Marketing class actions: A new frontier

  • A new type of product claim is emerging in the Australian class action market focusing on statements made in the marketing of the product.
  • The class action forum significantly alters the strategic and legal issues which need to be addressed in marketing cases.
  • The potential reputational consequences are likely to be a factor in the targeting of companies and the strategy adopted by companies in responding to the class actions.

Fingers crossed behind back

Australia has a long history of class action litigation. Outside of the United States, Australia has one of the most active class action markets globally.

It is 25 years since the introduction of the representative proceedings (class action) regime in the Federal Court of Australia. Since its introduction, the class action regime has been used as a forum for a range of group claims, including product liability claims, environmental claims, shareholder claims, complex financial product claims, investor claims and consumer claims.

A new type of product claim is emerging in the Australian class action market; one which has been part of the US class action landscape for many years. Unlike previous product class actions where the safety of the product was typically in issue, the new product claims focus on statements/ representations made in the marketing of the product (both on the packaging and in advertising), and whether or not the statements/ representations contravene the misleading and deceptive conduct provisions of the Australian Consumer Law.

The Nurofen class action

The most high profile example of this new breed of class action is the Nurofen class action. The Nurofen class action ‘piggy backed’ off the successful ACCC action, in which Reckitt Benckiser, the maker of Nurofen, was fined $6 million for making representations in its advertising and product packaging that Nurofen Specific Pain products were each formulated to specifically treat a particular type of pain (namely, migraine pain, period pain, back pain and tension headache), when this was not the case.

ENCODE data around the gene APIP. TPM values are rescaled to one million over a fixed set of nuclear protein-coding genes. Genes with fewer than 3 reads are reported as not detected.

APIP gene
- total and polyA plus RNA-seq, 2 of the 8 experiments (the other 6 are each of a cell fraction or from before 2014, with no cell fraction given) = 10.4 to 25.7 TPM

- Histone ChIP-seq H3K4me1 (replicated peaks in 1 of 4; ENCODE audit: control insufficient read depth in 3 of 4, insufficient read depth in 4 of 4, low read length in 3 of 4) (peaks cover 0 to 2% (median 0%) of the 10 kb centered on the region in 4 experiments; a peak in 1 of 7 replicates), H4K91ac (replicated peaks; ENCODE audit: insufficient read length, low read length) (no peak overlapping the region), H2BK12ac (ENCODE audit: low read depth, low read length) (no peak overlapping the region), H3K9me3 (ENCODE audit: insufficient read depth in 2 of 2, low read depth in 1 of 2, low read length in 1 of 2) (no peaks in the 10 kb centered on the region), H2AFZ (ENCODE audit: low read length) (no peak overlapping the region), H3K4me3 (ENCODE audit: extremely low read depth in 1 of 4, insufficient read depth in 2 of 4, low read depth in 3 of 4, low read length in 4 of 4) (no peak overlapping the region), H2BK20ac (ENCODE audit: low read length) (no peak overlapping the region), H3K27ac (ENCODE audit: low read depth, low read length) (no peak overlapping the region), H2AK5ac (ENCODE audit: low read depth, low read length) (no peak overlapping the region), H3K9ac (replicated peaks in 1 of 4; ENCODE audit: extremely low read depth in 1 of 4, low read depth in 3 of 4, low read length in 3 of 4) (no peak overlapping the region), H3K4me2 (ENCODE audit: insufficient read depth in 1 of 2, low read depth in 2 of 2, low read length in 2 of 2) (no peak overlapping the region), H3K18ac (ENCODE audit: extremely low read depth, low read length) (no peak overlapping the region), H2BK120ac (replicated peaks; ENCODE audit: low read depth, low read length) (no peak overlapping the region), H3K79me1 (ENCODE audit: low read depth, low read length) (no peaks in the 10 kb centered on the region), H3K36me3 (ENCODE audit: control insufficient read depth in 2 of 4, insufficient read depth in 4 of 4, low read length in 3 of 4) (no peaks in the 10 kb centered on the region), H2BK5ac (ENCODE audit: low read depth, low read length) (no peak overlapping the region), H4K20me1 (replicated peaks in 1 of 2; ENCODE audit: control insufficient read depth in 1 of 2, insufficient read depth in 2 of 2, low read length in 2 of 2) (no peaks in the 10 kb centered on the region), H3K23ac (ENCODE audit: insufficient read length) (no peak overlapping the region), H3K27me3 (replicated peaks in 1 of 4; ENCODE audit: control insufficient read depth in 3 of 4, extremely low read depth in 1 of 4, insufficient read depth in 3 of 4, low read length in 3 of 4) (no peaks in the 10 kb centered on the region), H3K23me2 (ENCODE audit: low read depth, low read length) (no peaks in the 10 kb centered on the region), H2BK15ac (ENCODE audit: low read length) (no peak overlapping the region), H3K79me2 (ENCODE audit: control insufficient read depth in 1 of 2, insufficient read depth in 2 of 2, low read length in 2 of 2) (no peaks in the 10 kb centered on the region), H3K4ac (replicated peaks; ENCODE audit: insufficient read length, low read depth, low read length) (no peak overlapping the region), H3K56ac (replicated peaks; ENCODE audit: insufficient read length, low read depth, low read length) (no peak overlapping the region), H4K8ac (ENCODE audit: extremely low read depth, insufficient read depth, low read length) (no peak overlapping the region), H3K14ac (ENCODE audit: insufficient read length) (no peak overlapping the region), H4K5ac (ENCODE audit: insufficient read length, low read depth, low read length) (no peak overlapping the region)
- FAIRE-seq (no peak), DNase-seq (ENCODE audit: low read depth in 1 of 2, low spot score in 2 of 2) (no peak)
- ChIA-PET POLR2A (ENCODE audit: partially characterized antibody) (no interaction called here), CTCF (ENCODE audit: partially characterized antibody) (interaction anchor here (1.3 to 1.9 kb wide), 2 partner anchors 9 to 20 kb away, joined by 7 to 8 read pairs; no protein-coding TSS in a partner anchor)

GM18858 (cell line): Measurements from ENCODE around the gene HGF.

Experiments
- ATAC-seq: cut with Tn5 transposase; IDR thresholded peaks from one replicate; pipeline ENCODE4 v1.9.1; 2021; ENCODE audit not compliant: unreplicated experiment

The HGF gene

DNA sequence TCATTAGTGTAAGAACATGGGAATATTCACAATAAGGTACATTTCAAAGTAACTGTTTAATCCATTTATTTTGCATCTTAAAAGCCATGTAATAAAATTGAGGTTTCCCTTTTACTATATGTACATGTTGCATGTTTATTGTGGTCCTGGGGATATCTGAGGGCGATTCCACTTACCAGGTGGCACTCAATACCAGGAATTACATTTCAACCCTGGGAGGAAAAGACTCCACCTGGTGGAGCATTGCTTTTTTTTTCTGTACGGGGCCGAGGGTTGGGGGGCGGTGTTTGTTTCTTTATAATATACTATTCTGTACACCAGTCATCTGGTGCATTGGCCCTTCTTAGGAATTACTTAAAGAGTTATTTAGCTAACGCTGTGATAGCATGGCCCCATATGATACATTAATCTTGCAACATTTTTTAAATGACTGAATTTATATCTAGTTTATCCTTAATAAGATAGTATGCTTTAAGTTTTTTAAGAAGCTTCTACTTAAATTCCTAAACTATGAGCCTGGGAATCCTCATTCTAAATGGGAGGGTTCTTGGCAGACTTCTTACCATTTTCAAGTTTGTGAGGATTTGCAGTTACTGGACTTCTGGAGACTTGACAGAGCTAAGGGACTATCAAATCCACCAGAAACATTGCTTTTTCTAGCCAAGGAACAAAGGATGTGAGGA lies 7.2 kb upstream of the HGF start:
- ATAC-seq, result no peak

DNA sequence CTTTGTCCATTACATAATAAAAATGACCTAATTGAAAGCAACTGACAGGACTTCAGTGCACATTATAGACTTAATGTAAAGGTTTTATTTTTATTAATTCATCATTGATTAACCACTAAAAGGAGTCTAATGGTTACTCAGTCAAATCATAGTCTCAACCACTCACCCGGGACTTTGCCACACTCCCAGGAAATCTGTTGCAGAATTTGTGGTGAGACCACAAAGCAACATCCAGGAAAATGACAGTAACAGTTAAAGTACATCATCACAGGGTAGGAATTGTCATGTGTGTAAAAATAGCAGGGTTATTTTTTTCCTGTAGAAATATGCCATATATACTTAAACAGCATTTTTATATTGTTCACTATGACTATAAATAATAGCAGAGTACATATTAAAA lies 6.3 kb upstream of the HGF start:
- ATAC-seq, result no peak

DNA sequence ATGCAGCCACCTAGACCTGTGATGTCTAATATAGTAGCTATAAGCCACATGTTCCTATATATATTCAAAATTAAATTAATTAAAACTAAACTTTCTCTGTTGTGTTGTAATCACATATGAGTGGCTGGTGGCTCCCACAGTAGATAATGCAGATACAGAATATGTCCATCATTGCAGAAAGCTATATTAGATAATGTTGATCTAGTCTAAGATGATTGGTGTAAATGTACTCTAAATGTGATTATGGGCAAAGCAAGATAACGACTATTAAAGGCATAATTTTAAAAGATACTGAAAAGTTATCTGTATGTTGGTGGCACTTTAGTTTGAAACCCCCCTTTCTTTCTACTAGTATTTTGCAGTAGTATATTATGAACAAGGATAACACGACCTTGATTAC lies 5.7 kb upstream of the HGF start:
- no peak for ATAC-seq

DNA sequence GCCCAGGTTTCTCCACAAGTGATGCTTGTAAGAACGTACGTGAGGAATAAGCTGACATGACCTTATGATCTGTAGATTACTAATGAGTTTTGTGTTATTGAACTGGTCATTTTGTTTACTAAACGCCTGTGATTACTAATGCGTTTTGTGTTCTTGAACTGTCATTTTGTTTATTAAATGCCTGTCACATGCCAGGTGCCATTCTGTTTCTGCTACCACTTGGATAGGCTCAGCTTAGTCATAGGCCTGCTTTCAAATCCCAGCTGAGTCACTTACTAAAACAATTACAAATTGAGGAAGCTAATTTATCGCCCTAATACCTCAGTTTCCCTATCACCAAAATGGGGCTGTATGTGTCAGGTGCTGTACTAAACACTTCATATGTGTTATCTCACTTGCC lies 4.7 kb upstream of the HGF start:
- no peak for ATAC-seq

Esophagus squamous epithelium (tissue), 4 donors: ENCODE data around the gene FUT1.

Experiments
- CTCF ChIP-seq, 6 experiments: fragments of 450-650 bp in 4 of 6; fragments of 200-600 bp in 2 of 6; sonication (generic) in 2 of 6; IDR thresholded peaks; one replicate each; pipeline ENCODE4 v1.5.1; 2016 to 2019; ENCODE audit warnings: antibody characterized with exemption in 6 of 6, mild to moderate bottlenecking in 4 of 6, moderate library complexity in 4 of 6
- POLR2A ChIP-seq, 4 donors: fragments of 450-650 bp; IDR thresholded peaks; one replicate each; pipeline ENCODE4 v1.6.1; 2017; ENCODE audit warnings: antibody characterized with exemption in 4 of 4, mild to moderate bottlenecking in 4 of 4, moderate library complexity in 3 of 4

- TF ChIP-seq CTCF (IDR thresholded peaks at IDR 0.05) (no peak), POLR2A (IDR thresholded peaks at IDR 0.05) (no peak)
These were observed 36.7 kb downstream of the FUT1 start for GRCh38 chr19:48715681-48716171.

While Reckitt Benckiser admitted that the representations were misleading (in line with the ACCC action), they contested whether any damage was caused by these representations. The applicants’ case was that damage arose because — but for the misleading representations — the applicants and group members would not have bought the Nurofen Specific Pain products but would have instead purchased cheaper pain relief products.

This case, however, will not go to a contested final hearing. On 31 July 2017, the parties agreed to settle the matter for $3.5 million plus the applicants’ legal costs. The proposed settlement is subject to the court’s approval. According to public statements by the applicants’ lawyers, Reckitt Benckiser has agreed to pay $3.5 million dollars into a settlement fund for distribution to eligible group members. Settlement notices are reportedly to be published in newspapers nationwide, asking consumers who purchased the Nurofen Specific Pain Range products between 2011 and 2015 to register their claim for compensation from the settlement fund.

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